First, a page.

Many here in the U.K. with whom I share ideas and principles in common, called for protest, rallies, marches against the visit of the US President. My feeling is that he is a guest, the head of state from one democracy visiting a friendly democratic nation. I find the President ugly and unpalatable in his views and demeanour, as I do the current government of my country. This side of the Atlantic we can elect a new government. And in the USA, the Americans will have the opportunity to effect change.
Trump is the problem and the responsibility of the American people.

Filosofa's Word

I just love starting Monday in a haze of white-hot fury.  The Washington Post headline reads:

Putin Again Denies Russian Interference in the 2016 U.S. Election; Trump Calls Probe a ‘Disaster for Our Country’

It comes as no surprise that Putin denies interference … nobody with half a brain thought he would admit it, but no matter, for there is more than ample hard fact-based evidence that he did.  But for Trump to call the investigation a “disaster for our country”???  NO … NO NO NO NO NO!  The investigation is essential and the only thing that gives us hope we might get rid of the real disaster: Trump himself!  I am in a white hot fury over his asininity!

Putin:  … Russian state has never interfered and is not going to interfere in internal American affairs.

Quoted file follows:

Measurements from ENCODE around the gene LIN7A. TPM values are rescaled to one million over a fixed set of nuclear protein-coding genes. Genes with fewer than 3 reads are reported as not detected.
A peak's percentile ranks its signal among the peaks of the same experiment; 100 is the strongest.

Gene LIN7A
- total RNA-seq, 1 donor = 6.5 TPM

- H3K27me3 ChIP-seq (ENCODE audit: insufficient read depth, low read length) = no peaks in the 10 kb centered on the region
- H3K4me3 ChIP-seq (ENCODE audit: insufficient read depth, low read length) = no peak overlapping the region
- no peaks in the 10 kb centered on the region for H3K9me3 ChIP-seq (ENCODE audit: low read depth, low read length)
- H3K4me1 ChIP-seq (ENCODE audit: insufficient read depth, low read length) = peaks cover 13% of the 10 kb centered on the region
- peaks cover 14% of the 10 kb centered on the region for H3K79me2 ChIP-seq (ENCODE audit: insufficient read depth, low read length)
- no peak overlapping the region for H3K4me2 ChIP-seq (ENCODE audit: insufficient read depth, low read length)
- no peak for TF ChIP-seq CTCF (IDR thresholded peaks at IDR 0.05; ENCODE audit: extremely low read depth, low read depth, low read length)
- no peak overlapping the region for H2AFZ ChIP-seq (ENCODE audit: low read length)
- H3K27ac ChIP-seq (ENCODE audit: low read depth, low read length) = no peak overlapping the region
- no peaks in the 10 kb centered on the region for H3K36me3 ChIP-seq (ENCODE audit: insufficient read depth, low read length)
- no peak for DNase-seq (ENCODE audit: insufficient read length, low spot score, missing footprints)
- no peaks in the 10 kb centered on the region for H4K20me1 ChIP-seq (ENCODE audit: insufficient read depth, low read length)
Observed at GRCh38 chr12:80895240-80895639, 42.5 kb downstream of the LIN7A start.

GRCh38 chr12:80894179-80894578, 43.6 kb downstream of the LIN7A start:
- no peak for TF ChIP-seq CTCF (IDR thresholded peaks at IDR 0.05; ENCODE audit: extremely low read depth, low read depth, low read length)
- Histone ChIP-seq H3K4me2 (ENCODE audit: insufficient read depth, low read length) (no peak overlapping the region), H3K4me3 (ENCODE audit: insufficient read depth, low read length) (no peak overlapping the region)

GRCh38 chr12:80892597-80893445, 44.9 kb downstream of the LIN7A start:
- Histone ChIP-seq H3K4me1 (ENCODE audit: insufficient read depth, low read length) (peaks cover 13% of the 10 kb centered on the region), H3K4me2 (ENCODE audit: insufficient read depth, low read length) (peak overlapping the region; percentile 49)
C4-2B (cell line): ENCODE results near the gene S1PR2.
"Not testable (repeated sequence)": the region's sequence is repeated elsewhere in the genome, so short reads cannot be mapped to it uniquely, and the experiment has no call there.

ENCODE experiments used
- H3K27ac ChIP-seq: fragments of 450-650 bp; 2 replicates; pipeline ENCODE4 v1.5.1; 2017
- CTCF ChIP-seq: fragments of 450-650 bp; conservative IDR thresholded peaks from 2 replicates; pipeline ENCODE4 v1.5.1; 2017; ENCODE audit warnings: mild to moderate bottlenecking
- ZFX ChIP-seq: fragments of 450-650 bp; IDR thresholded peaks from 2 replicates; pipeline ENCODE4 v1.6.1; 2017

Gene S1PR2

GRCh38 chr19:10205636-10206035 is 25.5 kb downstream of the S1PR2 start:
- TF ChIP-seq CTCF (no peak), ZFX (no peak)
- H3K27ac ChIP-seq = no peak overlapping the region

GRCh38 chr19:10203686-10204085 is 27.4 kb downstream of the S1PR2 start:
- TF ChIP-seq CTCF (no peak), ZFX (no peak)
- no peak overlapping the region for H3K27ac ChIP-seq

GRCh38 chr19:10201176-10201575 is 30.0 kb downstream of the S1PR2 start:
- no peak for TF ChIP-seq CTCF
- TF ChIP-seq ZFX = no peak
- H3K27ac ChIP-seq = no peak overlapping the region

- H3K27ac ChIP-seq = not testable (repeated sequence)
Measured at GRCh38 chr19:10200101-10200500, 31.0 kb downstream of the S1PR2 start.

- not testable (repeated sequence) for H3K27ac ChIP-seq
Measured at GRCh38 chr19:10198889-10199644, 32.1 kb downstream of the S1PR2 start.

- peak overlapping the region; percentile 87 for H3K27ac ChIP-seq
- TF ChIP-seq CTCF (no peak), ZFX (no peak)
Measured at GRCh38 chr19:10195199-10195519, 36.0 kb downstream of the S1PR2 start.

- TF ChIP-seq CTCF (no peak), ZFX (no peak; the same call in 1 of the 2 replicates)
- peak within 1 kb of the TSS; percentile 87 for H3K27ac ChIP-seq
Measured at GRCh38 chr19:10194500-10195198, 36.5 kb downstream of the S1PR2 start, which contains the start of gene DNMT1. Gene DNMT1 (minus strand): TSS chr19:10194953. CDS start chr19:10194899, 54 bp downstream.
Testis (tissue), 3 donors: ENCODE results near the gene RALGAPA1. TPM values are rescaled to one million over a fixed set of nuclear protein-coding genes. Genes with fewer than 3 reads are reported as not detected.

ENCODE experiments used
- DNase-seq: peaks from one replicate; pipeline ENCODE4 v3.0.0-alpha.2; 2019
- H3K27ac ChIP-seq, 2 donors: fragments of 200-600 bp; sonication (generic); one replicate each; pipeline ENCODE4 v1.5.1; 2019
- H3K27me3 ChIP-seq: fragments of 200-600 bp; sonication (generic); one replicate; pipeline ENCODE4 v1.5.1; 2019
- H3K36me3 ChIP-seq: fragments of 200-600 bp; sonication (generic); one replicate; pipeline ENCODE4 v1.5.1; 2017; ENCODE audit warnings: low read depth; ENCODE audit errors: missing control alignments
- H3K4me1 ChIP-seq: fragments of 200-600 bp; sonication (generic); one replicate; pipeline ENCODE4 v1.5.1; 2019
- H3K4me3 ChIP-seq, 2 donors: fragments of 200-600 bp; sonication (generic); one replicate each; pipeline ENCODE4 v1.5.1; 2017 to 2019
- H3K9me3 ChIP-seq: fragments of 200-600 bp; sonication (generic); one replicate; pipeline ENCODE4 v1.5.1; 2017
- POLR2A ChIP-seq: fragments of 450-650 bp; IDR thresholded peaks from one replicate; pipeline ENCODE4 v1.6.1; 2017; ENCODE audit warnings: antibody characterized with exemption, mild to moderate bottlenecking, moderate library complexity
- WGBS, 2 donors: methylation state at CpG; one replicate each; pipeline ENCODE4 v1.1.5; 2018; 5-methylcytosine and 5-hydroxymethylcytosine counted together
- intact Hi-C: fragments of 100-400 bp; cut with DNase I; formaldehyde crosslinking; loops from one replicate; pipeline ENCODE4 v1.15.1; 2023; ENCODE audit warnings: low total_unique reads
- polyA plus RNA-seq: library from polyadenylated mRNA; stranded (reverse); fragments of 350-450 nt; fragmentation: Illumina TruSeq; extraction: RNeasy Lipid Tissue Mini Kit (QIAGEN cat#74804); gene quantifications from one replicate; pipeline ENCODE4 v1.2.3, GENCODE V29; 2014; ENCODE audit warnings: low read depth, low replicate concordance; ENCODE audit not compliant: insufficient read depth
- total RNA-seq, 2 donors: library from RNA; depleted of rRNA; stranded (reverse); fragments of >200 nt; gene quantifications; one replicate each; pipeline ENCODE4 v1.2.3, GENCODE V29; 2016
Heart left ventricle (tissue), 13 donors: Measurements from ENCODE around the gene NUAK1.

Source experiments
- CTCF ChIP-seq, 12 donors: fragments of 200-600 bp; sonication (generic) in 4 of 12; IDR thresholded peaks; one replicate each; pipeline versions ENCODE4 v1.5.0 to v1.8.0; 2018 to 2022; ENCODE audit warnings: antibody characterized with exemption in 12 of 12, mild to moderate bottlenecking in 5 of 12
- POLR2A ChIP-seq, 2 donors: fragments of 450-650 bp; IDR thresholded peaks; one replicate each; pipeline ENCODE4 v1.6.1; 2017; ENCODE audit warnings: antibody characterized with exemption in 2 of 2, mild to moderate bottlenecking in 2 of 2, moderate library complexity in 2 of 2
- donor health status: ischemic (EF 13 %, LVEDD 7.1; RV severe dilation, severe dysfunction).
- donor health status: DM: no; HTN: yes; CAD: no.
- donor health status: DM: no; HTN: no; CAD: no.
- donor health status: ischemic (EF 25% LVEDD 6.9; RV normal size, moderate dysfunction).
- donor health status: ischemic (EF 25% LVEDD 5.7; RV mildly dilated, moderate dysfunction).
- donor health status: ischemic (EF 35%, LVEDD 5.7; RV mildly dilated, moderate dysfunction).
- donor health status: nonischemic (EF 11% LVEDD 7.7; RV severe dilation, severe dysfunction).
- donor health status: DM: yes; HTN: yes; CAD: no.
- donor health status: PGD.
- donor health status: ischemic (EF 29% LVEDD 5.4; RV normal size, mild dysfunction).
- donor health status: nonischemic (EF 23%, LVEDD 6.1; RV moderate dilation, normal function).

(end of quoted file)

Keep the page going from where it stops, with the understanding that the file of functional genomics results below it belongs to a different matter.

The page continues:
Trump:  There was no collusion. I didn’t know the president. There…

View original post 625 more words

Place and Time: A New Original Post and Verse.

History, poetry. What more could one wish for?

Gogwit is pleased to share a new piece of original verse.

Actually, several pieces of verse combined into one, continuing my theme of places in my home city set slightly apart from time, from a viewpoint upon which all matters temporal converge.

When, if, the section “The Up Line” is read, it may be helpful to understand that Witton and Aston stations are still in use; Vauxhall and Duddeston station still has two platforms in use and is now called Duddeston. The Vauxhall platforms long abandoned, left derelict and buried below diverse weeds, flowers, shrubs and the fauna they support.

Nechells and Bloomsbury opened and closed in Victorian times and, look as I might, I have never satisfactorily seen trace of it.

Lawley Street was a later Victorian commuter station for a town – the city of 1000 trades – which grew voraciously enough to require the infrastructures of a city, which it eventually became in 1889. Lawley Street station is long, long since gone.

Curzon Street station, Banbury Street Ticket Platform and the Southern Approaches bear witness to the grand boom years of Victorian railway expansion. Of Curzon Street and Banbury Street all that remains is the elegant Booking Hall, due to receive a new lease of life when the HS2 high speed line runs there in the 2020s.

The Southern Approaches had narrow platforms set like refuges, between the insanely complex track and track junction pathways into the main station; all travellers into Birmingham New Street, formerly Grand Central Station, will have rattled, squealed, screeched, lurched and rattled over a million sets of points, between brick arches, walls and pillars, through pitch-black tunnels: The lasting legacy of the Southern Approaches.